Why Working for a Bad Boss Can Be Good

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Boston.com recently conducted a survey asking their readers to relay stories of their really bad bosses.

Some of the top stories include:

When things get violent – Sometimes, things get more than heated. One reader relayed that his boss “threw me up against the wall, screaming and spitting, and told me to take my glasses off so he can punch me in the face.

That awkward moment when… The boss came in to a meeting with his wife, and then "proceeded to scream at her and tell her what a moron she was in front of everyone."

Green-eyed monster – Another reader's boss was upset about her recent promotion. "She suggested it was my looks that got me the promotion as opposed to my skills."




The just shut up and listen boss – At one meeting, another reader said that the new boss’s first words were 'I will talk, you will listen! If you don't like it, you can leave! "

There's no time for lunch boss – "I was once told by the owners of the company that because I am salaried that they 'own me' 24/7, 365 days a year.”

Harassment – There’s always that one boss, isn’t there? "I would walk up the stairs and my boss would make comments after I went by and he'd say under his breath 'Morning, thunder thighs,' then sit in the file room on the counter and check out the women walking down the street."

And, of course, there's always the drunk boss – One reader wrote about a rather awful surprise. "He exposed himself at the company Christmas party and put his eyeglasses on a particular part of his lower extremity and passed out."

Three Powerful Takeaways from Working with a Bad Boss

Seems like we’ve all had our share of a few bad bosses. It’s certainly not pleasant while you are in the middle of it but there’s actually three powerful things you can learn from a bad boss.




1. Don’t Be the New A-hole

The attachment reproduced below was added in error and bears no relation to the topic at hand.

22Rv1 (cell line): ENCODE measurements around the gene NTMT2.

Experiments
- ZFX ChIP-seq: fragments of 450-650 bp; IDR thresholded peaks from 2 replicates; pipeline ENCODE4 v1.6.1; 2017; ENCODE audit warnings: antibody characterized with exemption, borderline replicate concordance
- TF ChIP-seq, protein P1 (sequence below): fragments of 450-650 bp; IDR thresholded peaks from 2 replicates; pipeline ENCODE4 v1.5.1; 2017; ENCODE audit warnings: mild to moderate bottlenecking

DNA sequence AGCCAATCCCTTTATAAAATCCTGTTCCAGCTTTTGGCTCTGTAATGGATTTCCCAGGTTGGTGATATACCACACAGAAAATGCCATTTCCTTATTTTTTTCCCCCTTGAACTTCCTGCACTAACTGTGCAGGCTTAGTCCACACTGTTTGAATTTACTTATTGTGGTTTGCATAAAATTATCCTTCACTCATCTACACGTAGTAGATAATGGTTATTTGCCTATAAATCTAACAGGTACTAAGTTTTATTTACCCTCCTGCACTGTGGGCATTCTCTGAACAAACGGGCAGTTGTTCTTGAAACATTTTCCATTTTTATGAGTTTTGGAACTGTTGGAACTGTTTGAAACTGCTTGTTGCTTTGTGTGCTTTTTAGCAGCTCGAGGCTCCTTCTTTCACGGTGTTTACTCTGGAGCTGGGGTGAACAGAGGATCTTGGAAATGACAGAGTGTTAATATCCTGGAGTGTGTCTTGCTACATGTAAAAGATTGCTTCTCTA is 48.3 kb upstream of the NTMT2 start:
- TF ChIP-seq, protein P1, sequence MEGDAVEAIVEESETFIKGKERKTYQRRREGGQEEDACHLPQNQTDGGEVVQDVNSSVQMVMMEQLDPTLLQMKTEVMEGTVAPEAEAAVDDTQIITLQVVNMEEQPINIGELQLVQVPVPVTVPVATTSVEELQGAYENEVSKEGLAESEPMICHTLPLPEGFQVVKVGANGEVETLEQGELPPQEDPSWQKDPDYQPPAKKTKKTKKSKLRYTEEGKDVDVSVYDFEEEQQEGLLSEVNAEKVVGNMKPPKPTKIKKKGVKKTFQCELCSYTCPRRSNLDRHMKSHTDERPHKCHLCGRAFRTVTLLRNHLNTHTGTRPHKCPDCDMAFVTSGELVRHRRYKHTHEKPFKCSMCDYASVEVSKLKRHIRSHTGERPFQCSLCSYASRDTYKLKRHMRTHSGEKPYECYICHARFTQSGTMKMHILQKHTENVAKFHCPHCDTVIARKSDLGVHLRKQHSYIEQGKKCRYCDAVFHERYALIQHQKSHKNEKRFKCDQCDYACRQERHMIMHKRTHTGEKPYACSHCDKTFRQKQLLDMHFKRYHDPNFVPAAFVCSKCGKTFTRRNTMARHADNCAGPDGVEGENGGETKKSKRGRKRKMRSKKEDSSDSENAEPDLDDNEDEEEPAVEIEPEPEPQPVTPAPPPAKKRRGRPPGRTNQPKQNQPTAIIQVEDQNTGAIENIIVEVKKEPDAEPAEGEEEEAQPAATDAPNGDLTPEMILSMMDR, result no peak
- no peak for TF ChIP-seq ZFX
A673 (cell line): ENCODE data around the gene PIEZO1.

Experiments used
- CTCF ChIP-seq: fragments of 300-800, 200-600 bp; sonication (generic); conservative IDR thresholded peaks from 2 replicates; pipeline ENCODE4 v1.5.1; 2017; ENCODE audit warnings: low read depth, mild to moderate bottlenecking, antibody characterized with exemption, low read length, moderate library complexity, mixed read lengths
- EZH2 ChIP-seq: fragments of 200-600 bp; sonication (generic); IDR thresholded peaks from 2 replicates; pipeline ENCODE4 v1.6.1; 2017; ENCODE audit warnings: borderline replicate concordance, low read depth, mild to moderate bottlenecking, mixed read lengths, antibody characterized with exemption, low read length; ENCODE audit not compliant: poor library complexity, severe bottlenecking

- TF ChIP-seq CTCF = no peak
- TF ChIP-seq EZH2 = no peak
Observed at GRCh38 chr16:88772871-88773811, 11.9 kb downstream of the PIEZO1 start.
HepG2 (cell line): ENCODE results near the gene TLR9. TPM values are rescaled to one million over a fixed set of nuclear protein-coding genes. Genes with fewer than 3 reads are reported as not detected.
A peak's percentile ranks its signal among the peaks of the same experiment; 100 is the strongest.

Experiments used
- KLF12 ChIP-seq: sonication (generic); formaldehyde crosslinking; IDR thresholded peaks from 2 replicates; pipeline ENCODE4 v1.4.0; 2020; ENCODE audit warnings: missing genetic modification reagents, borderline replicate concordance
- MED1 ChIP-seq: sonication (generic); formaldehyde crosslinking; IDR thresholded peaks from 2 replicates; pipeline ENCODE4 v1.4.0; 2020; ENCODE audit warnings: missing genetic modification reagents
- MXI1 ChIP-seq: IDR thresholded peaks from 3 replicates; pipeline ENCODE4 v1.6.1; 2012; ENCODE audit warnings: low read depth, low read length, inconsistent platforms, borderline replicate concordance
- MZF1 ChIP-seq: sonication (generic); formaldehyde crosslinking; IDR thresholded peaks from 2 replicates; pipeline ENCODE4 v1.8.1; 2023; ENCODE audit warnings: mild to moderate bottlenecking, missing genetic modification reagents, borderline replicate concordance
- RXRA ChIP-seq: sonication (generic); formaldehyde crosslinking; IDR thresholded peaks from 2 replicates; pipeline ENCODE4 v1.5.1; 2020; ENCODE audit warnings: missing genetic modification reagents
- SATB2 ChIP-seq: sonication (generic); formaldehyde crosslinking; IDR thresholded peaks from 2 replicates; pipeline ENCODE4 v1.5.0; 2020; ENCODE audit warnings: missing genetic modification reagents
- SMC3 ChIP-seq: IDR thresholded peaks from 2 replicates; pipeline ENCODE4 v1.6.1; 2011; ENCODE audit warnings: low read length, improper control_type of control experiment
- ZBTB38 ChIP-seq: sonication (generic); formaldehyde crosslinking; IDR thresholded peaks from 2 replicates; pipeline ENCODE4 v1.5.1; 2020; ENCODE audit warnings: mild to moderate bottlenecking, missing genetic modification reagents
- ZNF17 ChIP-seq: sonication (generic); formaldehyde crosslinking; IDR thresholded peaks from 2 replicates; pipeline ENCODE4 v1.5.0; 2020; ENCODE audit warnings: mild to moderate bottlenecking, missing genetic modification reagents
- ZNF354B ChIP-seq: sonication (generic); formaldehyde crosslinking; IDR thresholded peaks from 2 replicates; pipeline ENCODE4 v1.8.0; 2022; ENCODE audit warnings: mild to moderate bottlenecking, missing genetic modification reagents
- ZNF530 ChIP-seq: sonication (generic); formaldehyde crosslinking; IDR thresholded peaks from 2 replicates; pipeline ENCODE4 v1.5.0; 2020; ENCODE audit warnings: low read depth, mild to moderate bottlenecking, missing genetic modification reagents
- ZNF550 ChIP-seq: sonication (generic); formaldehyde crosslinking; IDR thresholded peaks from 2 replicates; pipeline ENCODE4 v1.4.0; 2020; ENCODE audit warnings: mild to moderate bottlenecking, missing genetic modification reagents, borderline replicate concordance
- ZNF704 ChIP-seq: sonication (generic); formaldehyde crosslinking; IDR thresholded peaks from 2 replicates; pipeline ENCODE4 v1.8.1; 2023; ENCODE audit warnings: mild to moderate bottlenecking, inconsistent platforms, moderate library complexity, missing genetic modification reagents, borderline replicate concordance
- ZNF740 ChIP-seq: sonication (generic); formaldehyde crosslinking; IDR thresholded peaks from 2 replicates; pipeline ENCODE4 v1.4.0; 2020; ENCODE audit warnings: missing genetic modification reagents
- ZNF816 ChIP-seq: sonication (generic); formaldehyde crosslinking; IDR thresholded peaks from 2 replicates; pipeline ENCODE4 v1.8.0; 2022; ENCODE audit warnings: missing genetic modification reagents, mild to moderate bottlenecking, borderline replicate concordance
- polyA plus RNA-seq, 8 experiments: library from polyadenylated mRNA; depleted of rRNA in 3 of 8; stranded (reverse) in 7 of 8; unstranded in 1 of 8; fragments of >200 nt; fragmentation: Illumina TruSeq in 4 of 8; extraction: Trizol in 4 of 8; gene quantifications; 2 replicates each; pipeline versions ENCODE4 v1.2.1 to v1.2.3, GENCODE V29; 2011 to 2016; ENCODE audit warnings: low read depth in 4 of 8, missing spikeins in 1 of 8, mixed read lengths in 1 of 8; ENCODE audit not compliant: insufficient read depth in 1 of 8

Make a list of everything they do that is wrong, bad, evil, demoralizing, etc. and never do it to others. You will walk away as a better manager and a better leader as an outcome to this experience.

Bad behavior can become contagious if you’re not careful. Be sure you stay true to your own philosophy on leadership.

Be the boss you wish you had.

2. Wisdom




You can learn as much from a bad boss as you can from a good one. Observe carefully. Pay attention to the impact that your boss’s behavior has on your co-workers. Leverage every collaboration to improve your own leadership skills.

Knowing how to effectively deal with and lead others is a critical skill at work. If you observe a pattern of ineffectiveness, you can get a better sense going forward of what works and what doesn’t.

On the flip side, there may be crucial traits and competencies that your boss has that you can carry forward. Maybe they really know how to get the job done, know how to hold people accountable, or can execute a project with ease. Take these characteristics onward and just drop what makes it painful for others.

3. Toughness and Character

What doesn't kill you will make you a stronger leader.




Remember, managing isn't easy, for your boss or for you. Consider it a learning experience. Bad bosses help you learn the cold realities that hit us in the face. But, that also helps prepare us for future interactions and situations.

You run faster on a smooth surface if you practice running on hills and mountains.

Working for a bad boss can and will test your levels of fortitude. Being able to remain unflappable and cool under pressure will bode well for you as you advance in your career.

Mental toughness will keep you strong in the face of adversity. You’ll learn focus and determination despite the challenges you encounter.

In essence, a good boss teaches you what to do, while a bad boss dictates to you what not to do. Yet, dealing with a bad boss is one of those necessary evils you’ll most likely encounter at some point. Know when to move on and get away from your boss but always remember the takeaways from working with a bad manager so you can avoid doing the same.


This Article was originally written by Jan Johnston O. on LinkedIn

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